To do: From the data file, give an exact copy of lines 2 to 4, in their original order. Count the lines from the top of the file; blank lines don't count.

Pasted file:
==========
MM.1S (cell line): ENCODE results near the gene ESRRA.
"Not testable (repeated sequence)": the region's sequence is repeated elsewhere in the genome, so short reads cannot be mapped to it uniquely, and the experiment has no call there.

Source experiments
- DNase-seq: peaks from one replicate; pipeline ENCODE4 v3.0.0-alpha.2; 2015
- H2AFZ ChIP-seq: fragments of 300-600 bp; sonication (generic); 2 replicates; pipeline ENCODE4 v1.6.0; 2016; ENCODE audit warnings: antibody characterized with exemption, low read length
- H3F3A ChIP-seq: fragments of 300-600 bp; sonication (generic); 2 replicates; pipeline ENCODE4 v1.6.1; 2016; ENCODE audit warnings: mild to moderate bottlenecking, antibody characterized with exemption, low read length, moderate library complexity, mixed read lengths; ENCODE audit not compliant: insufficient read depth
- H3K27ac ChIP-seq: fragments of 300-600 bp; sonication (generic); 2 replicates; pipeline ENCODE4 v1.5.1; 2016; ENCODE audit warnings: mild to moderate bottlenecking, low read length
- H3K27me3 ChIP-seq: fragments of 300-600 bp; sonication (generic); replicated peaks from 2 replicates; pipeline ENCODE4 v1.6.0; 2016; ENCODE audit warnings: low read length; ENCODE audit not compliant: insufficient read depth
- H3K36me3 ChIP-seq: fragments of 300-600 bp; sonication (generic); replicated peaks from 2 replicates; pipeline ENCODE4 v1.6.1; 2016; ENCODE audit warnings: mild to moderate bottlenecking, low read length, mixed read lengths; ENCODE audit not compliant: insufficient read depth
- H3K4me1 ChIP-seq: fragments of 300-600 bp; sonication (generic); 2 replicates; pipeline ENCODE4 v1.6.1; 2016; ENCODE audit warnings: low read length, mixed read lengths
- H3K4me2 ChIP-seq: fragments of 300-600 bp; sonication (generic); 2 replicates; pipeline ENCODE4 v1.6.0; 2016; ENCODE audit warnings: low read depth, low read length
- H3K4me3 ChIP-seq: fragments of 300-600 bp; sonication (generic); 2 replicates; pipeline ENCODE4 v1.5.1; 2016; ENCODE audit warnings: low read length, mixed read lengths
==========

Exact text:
"Not testable (repeated sequence)": the region's sequence is repeated elsewhere in the genome, so short reads cannot be mapped to it uniquely, and the experiment has no call there.

Source experiments
- DNase-seq: peaks from one replicate; pipeline ENCODE4 v3.0.0-alpha.2; 2015